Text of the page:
After a brief stay at Sherry's Hotel in New York, Frick rented the Vanderbilt mansion, the same house that had started him on his path as an art collector, in 1905. He packed up fifty paintings from Clayton, his Pittsburgh mansion, and moved them to New York, allegedly because the pollution from his own coke ovens and Carnegie's mills was damaging the art. This was the beginning of what would become the Frick Collection.

In New York, Frick began to collect paintings that (in Sanger's words) "reflected the high society into which he was moving," including portraits by Reynolds and Gainsborough, a Turner landscape, and El Greco's Saint Jerome. Then, in 1906, Frick took a step to ensure his ever-growing art collection would be preserved for future generations: he purchased the lot at the corner of Fifth Avenue and 70th Street so that he could move out of the Vanderbilt house into a grand mansion of his own.

There was only one problem—a beloved Beaux-Arts masterpiece stood in Frick's way. This was the Lenox Library, a rare book and manuscript collection founded by philanthropist James Lenox and housed on the block of Fifth Avenue between 70th and 71st streets in a building designed by the "dean" of American architecture, Richard Morris Hunt. The Times had deemed the library "a structure of chaste and simple design…gratifying to the eye," and its reputation as a Hunt masterpiece only grew with time. Ostensibly a public library, it was nearly impossible to visit: it was only open on Tuesdays and Thursdays and admission required written permission of the librarian.

By the time Frick set his sights on the property, the Lenox Library was on the verge of moving out. In 1895, the brand-new New York Public Library, which had been struggling to get off the ground, approached both the Lenox and Astor libraries with the idea of a merger. When the Lenox trustees agreed, the NYPL considered moving into the Lenox space, perhaps building an expansion onto what was then vacant land stretching toward Madison Avenue.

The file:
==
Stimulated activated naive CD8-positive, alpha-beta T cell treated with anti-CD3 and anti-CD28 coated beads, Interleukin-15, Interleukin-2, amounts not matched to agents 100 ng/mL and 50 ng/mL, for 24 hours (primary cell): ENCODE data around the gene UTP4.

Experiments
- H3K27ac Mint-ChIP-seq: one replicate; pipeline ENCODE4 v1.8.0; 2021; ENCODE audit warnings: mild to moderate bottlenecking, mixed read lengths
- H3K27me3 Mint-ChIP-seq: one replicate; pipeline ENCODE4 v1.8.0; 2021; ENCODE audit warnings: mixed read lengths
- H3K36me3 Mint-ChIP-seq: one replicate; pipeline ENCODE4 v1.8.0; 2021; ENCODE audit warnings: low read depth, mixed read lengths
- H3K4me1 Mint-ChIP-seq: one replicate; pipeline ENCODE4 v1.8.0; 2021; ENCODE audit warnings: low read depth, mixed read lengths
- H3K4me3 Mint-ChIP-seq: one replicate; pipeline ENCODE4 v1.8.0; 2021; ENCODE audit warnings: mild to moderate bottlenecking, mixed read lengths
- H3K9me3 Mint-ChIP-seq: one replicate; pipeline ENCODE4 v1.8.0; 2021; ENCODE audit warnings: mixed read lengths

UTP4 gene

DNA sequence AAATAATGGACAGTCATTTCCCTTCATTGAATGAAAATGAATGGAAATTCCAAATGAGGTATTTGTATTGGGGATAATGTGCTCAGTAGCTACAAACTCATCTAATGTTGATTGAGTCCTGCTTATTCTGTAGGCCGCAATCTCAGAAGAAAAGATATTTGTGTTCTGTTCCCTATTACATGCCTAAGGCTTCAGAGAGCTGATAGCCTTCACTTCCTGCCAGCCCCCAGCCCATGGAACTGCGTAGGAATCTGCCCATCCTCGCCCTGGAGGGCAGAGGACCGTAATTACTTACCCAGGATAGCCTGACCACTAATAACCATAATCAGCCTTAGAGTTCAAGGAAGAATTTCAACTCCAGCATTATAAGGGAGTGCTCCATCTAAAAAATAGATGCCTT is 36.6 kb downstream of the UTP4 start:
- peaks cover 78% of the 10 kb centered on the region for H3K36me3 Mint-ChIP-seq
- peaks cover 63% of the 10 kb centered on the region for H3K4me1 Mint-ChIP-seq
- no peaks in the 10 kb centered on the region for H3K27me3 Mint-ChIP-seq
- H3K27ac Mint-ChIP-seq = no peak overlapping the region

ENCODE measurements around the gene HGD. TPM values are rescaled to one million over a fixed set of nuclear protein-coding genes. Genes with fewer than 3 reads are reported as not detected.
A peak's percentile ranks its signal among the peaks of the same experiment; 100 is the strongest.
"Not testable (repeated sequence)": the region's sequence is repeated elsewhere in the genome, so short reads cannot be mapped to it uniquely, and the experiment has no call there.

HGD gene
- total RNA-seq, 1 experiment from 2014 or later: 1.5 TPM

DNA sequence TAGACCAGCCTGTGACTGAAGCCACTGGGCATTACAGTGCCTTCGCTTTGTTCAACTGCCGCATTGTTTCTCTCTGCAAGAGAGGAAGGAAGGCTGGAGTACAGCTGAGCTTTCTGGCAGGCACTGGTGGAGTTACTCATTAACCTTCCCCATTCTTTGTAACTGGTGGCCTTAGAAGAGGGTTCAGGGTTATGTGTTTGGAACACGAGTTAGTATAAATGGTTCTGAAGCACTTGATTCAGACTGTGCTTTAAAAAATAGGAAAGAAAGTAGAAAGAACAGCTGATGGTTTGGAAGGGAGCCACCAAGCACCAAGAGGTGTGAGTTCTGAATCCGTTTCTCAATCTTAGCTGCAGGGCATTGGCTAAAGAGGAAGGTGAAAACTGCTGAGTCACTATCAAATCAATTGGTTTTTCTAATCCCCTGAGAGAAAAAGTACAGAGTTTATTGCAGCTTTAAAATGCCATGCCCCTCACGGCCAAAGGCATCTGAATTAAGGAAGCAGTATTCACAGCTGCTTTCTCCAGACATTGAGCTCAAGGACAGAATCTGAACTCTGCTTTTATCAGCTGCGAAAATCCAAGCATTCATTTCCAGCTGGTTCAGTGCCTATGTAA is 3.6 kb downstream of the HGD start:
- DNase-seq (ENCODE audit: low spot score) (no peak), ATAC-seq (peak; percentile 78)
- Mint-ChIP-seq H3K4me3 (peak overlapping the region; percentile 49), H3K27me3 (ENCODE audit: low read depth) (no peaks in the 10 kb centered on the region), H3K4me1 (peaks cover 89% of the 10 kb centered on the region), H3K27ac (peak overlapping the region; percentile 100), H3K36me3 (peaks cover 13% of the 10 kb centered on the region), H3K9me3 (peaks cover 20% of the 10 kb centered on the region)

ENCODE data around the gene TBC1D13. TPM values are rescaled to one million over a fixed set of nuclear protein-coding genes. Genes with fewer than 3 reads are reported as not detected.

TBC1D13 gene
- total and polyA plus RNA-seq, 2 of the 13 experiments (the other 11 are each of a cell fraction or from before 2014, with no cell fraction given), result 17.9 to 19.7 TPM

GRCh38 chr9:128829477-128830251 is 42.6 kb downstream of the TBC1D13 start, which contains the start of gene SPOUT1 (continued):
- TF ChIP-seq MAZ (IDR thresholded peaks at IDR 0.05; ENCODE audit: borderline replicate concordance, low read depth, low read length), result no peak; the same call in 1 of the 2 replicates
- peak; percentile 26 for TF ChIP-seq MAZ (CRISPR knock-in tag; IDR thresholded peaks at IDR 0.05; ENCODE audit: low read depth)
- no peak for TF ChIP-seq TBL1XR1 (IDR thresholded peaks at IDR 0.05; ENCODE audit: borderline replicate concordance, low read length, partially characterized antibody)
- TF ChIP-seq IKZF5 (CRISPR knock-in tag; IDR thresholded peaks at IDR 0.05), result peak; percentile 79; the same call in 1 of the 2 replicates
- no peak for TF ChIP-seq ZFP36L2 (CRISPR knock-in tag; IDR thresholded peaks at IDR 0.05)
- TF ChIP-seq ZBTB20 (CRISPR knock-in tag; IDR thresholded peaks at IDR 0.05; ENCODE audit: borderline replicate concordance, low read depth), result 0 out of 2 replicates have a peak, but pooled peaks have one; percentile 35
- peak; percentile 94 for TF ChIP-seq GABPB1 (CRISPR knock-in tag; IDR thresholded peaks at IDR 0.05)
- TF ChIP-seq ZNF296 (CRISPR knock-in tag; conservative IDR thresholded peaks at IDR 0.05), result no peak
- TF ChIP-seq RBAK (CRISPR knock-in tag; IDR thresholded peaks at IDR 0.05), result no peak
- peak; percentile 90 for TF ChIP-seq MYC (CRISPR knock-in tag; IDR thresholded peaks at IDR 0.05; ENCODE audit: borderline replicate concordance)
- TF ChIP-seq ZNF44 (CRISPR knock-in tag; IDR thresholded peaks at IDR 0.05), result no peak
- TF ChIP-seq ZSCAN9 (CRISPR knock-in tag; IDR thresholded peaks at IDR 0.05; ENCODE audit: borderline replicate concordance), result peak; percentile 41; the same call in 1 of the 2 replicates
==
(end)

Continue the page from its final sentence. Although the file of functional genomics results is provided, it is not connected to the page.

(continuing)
[Lenox Library, ca. 1905. Courtesy of the Library of Congress.]

Instead, the New York Public Library chose to build from scratch at its current 42nd Street location. But that didn't immediately clear the way for Frick. The terms of James Lenox's will dictated that if the Fifth Avenue land wasn't going to be used for a library, it would revert to his heirs. Luckily for Frick, the New York Public Library was so eager for the $2.25 or $3 million (sources differ) he was offering for the property that they convinced the Lenox heirs to back the deal, adding the provision that Frick could not begin construction until the library was emptied in 1912.

However, before construction could begin, Frick had to clear the hurdle of public opinion. Even though few people had used the Lenox Library, it had become a part of the fabric of Fifth Avenue. Even Richard Morris Hunt, who'd died in 1895, still gazed at it every day: his grand memorial, designed by Bruce Price and sculpted by Daniel Chester French, had been erected on the other side of Fifth Avenue in 1898, specifically placed to forever enjoy the view of the Lenox Library facade. Frick was going to ruin everything.